Tag: Elizabeth Nel

Life Amid Chaos: “The Hope Still Lives…The Dream Shall Never Die”

Life Amid Chaos: “The Hope Still Lives…The Dream Shall Never Die”

My broth­er Andrew Roberts inspired this post, when he asked for Churchill quo­ta­tions about child­birth. Yes, even now, friends have brought a new life into the world. Three months ago, my son and daugh­ter-in-law did like­wise.

Life Goes On

On 30 May 1909, Clemen­tine Churchill was preg­nant with their first child, Diana. Win­ston, ask­ing her to prac­tice social dis­tanc­ing, wrote these beau­ti­ful words: “We are in the grip of cir­cum­stances, and out of pain joy will spring, and from pass­ing weak­ness new strength will arise.”

Four and one-half decades lat­er, his daugh­ter Mary was a fort­night over­due for the birth of Char­lotte, her fourth child.…

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How Churchill Polished and Improved His Writing by Constant Revision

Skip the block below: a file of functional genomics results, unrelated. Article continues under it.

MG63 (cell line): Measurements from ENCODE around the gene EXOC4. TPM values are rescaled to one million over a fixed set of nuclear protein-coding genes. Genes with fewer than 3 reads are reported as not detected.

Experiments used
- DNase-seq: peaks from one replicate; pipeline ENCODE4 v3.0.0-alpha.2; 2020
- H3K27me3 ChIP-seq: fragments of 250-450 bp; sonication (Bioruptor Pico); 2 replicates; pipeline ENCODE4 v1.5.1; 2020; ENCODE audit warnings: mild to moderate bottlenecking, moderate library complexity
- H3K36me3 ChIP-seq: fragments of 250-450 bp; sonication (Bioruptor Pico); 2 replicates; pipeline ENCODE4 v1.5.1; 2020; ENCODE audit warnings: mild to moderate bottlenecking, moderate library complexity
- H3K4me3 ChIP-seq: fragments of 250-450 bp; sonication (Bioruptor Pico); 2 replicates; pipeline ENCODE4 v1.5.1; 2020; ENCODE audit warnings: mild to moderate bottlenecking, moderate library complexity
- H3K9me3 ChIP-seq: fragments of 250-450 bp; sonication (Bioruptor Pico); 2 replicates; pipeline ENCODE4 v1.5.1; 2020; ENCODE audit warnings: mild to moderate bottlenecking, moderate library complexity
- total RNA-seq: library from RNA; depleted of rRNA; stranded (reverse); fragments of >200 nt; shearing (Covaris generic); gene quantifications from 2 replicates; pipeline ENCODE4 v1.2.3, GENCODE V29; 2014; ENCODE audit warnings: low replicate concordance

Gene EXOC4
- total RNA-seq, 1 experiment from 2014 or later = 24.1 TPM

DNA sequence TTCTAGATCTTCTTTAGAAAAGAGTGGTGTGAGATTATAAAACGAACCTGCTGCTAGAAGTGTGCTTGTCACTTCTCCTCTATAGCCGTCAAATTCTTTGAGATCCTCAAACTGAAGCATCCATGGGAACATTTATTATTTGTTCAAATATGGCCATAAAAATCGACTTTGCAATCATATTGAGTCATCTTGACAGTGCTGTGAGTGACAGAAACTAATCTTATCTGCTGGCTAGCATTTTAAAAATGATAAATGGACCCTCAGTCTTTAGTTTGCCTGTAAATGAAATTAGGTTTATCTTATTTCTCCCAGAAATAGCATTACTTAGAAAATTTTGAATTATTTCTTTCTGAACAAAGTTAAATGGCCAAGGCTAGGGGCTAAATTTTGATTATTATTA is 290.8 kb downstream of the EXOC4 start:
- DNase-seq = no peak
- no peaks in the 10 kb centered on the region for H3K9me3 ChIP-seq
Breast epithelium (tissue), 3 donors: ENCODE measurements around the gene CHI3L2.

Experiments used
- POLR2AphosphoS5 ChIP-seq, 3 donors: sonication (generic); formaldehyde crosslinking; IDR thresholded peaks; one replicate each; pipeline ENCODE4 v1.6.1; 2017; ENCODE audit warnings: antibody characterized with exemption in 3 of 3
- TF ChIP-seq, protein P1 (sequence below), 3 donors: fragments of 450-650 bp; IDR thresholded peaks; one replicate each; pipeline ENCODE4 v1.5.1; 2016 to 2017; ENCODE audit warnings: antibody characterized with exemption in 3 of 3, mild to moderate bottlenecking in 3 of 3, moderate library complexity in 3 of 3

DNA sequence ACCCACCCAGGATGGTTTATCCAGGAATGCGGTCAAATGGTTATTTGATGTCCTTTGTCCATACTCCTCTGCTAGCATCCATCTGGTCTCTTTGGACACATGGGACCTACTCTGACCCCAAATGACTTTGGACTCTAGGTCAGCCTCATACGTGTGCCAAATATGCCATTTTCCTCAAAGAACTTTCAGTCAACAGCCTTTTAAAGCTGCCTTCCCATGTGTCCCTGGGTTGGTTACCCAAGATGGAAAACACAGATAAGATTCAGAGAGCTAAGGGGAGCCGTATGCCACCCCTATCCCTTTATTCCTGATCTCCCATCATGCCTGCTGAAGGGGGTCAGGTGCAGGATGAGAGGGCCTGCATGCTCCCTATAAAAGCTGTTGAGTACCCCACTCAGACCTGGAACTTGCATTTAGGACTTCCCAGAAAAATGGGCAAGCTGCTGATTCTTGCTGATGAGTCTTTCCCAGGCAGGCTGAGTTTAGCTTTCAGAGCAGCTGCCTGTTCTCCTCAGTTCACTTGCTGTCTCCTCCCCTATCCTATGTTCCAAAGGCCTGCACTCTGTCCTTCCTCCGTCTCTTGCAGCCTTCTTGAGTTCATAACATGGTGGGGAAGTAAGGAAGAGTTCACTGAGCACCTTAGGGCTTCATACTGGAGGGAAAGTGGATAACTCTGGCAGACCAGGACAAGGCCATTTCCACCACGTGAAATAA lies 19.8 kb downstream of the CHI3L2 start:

How Churchill Polished and Improved His Writing by Constant Revision

Con­densed from “Con­stant Revi­sion,” an arti­cle under my pen name for the Hills­dale Col­lege Churchill Project. For the com­plete text click here.

Revision and redraft

We are asked: “As I recall Churchill labeled his man­u­scripts some­thing like “draft,” “almost final draft” and “final draft.” Do you recall what those cat­e­gories were?”

We can­not estab­lish that he rou­tine­ly used those labels. Instead he tend­ed to use “revise” or “revi­sion.” Fre­quent­ly his fin­ished draft was marked “final revise.” It often took a long time before, with a sigh of relief, his pri­vate office staff reached that point.…

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Churchill’s Common Touch (5)

Churchill’s Common Touch (5)

con­clud­ed from part 4…

Part 5: Loy­al­ty 

Churchill had “a rep­u­ta­tion for brusque­ness strength­ened by his han­dling of the com­mon folk,” his post­war body­guard Ronald Gold­ing con­tin­ued.

He had the habit of sum­ming peo­ple up after two sen­tences of con­ver­sa­tion. They were clas­si­fied, it seemed to me, as either “inter­est­ing” or “unin­ter­est­ing.” With the for­mer, con­ver­sa­tion ensued; with the lat­ter, Churchill would ignore them. On such occa­sions Mrs. Churchill fre­quent­ly came to the res­cue, engag­ing the luck­less in con­ver­sa­tion. If they were tongue-tied she would do most of the talk­ing until it was time for them to leave.…

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